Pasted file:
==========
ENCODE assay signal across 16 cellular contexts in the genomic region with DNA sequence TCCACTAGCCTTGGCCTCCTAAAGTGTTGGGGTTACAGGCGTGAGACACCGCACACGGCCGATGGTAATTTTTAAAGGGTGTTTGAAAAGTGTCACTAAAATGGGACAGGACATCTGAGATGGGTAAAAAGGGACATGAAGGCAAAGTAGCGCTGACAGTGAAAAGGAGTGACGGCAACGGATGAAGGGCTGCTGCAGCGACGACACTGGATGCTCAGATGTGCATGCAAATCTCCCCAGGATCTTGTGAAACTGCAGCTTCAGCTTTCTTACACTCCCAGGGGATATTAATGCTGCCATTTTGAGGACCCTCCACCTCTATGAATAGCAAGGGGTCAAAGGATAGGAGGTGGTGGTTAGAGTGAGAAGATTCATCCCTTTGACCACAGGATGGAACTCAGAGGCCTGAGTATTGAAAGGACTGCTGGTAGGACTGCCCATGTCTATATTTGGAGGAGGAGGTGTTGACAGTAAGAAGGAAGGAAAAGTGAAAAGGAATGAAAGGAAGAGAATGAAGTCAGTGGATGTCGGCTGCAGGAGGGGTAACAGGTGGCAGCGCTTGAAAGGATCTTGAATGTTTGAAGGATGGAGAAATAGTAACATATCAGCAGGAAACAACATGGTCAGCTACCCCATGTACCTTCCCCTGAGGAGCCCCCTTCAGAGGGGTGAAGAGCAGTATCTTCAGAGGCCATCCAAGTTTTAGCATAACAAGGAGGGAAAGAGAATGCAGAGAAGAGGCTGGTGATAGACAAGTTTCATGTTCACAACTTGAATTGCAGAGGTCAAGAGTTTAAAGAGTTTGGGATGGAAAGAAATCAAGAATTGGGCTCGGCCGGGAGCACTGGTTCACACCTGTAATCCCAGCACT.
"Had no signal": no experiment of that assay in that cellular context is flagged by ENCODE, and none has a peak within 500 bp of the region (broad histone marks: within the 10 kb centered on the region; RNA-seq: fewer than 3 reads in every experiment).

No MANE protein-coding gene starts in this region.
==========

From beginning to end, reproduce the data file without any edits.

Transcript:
ENCODE assay signal across 16 cellular contexts in the genomic region with DNA sequence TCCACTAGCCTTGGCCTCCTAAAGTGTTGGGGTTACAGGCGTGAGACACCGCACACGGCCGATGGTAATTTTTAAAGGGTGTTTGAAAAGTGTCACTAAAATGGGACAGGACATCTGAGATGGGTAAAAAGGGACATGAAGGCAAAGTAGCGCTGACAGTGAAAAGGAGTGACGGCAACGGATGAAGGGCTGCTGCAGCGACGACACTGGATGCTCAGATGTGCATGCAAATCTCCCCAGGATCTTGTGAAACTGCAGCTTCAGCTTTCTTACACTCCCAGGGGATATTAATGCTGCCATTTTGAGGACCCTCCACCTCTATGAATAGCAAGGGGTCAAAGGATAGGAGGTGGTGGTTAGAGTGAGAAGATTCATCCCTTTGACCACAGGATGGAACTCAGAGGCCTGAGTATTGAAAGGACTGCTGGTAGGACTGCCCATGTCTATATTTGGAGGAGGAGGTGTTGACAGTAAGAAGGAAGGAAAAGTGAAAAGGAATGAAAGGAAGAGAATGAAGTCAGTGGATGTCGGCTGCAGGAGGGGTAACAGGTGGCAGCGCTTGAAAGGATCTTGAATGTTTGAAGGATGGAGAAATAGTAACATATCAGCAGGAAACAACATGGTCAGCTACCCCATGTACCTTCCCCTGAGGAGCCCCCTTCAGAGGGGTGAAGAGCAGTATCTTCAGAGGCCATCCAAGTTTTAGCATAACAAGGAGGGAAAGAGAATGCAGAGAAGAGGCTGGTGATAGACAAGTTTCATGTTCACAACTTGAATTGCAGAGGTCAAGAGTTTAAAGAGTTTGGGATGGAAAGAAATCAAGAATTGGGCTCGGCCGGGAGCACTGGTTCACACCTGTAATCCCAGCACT.
"Had no signal": no experiment of that assay in that cellular context is flagged by ENCODE, and none has a peak within 500 bp of the region (broad histone marks: within the 10 kb centered on the region; RNA-seq: fewer than 3 reads in every experiment).

No MANE protein-coding gene starts in this region.